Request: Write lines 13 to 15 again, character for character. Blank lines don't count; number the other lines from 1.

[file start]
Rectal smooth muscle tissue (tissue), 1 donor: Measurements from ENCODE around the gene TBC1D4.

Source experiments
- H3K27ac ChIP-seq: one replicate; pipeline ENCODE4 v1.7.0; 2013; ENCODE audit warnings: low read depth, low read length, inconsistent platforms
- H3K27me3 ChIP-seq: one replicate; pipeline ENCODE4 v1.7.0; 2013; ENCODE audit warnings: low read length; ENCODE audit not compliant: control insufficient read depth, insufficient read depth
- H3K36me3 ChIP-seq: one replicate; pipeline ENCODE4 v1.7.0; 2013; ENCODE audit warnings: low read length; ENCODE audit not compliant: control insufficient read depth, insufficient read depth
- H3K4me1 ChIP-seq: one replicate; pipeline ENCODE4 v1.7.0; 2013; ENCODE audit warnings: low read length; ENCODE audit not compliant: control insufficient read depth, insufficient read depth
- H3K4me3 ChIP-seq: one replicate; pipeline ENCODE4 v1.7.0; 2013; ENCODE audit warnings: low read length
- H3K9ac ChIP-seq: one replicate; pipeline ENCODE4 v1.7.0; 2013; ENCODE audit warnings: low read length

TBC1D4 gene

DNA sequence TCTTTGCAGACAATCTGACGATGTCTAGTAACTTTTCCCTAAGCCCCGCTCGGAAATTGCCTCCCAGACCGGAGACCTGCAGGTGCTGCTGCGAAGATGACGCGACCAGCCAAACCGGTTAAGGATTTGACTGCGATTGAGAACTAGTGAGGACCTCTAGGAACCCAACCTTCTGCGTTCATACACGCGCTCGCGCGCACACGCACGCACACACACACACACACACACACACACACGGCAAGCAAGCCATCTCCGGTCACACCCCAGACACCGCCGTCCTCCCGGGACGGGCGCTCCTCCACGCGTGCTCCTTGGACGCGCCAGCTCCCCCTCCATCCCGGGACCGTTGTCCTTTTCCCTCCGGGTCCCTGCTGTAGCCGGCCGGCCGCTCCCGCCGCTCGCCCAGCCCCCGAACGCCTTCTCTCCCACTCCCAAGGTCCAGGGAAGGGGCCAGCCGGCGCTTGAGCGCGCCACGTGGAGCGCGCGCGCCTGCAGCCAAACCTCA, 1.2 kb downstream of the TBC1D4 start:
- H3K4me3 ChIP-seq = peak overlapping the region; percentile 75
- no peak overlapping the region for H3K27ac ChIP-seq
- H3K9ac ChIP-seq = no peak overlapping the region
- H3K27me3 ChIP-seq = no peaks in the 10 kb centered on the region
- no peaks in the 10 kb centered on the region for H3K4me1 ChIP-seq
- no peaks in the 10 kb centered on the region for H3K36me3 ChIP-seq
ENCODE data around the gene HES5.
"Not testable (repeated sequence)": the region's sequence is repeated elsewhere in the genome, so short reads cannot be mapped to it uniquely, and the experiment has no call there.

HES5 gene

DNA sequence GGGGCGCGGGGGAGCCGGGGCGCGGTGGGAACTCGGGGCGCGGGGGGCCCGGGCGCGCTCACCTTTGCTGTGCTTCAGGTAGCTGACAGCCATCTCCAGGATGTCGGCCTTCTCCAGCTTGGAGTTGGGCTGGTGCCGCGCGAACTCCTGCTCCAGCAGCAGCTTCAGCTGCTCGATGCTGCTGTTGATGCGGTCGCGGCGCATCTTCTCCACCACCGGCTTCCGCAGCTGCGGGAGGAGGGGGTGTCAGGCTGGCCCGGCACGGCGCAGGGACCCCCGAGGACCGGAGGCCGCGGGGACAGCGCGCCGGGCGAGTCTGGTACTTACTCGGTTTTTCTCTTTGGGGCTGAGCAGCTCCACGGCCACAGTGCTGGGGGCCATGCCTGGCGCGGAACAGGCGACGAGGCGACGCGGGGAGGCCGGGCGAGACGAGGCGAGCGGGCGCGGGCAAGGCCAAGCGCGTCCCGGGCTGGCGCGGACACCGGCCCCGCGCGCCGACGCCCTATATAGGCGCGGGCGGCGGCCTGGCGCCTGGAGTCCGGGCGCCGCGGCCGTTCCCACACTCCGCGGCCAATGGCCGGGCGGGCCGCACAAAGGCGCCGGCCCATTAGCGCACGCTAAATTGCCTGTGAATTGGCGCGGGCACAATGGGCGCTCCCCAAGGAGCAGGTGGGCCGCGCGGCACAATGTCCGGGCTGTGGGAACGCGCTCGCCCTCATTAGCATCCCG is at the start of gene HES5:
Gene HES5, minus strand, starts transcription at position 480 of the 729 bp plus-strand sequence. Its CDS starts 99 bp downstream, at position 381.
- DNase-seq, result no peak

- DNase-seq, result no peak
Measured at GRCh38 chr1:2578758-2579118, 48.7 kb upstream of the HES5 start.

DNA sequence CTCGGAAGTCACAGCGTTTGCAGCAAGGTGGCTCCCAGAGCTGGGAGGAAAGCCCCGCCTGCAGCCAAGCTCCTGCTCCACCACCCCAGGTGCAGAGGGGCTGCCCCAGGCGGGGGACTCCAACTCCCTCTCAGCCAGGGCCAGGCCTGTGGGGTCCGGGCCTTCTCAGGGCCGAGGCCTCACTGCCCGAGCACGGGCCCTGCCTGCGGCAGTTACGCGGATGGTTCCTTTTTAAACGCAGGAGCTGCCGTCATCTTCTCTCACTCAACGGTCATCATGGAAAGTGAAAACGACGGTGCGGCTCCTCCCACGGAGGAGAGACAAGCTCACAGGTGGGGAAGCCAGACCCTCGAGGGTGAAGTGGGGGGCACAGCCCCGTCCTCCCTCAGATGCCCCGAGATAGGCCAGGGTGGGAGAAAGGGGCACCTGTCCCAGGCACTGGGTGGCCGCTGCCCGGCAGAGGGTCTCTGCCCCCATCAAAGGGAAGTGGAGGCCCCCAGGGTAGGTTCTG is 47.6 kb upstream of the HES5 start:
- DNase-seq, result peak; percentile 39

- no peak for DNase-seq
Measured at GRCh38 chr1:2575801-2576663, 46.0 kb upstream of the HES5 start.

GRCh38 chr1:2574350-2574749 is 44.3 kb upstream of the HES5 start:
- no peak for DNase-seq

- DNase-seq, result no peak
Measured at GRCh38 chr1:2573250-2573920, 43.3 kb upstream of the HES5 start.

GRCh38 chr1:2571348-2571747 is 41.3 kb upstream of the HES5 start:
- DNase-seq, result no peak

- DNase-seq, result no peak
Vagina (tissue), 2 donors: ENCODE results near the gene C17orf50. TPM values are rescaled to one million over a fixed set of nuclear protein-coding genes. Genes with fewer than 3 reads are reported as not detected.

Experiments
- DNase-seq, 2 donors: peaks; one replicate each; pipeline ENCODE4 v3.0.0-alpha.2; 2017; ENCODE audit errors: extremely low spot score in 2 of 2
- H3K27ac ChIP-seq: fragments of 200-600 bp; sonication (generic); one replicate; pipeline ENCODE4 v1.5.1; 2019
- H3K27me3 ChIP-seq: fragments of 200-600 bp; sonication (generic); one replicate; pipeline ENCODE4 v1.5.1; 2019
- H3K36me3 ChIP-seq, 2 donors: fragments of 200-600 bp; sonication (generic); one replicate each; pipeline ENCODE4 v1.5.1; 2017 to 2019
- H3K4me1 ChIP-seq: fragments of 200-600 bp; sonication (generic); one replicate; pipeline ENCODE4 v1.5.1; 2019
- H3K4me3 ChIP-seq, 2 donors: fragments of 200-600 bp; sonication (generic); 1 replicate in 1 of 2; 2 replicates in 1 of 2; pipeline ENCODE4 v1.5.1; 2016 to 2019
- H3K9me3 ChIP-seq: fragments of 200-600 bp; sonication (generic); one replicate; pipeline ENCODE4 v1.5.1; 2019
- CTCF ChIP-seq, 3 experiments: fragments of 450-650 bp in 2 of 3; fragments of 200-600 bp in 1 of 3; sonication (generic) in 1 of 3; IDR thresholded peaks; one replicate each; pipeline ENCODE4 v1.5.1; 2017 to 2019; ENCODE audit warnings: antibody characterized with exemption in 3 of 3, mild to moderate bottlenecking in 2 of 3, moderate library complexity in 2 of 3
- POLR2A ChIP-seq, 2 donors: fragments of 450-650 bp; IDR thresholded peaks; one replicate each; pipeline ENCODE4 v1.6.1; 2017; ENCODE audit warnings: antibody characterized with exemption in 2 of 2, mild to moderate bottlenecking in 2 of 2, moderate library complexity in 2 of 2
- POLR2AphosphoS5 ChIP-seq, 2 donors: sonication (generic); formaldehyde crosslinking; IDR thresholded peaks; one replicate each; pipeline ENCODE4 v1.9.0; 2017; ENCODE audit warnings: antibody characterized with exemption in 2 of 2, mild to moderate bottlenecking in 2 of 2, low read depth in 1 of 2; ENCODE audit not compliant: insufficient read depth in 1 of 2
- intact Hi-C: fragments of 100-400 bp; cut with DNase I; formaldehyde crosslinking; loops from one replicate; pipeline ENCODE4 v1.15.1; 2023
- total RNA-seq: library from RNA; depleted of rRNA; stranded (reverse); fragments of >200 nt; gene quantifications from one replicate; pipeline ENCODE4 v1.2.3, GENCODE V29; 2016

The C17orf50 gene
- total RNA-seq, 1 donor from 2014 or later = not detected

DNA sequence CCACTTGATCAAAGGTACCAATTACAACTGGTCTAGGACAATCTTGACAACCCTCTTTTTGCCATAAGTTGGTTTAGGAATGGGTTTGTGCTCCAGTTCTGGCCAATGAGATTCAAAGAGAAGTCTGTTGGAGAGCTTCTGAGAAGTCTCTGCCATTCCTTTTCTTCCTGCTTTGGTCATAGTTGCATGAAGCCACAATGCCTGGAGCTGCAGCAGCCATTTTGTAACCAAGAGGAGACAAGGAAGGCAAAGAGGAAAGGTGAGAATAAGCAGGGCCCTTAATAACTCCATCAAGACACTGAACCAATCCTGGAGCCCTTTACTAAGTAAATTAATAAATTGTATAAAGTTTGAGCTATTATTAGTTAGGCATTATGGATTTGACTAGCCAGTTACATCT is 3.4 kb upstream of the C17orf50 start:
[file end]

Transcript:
- H3K9ac ChIP-seq = no peak overlapping the region
- H3K27me3 ChIP-seq = no peaks in the 10 kb centered on the region
- no peaks in the 10 kb centered on the region for H3K4me1 ChIP-seq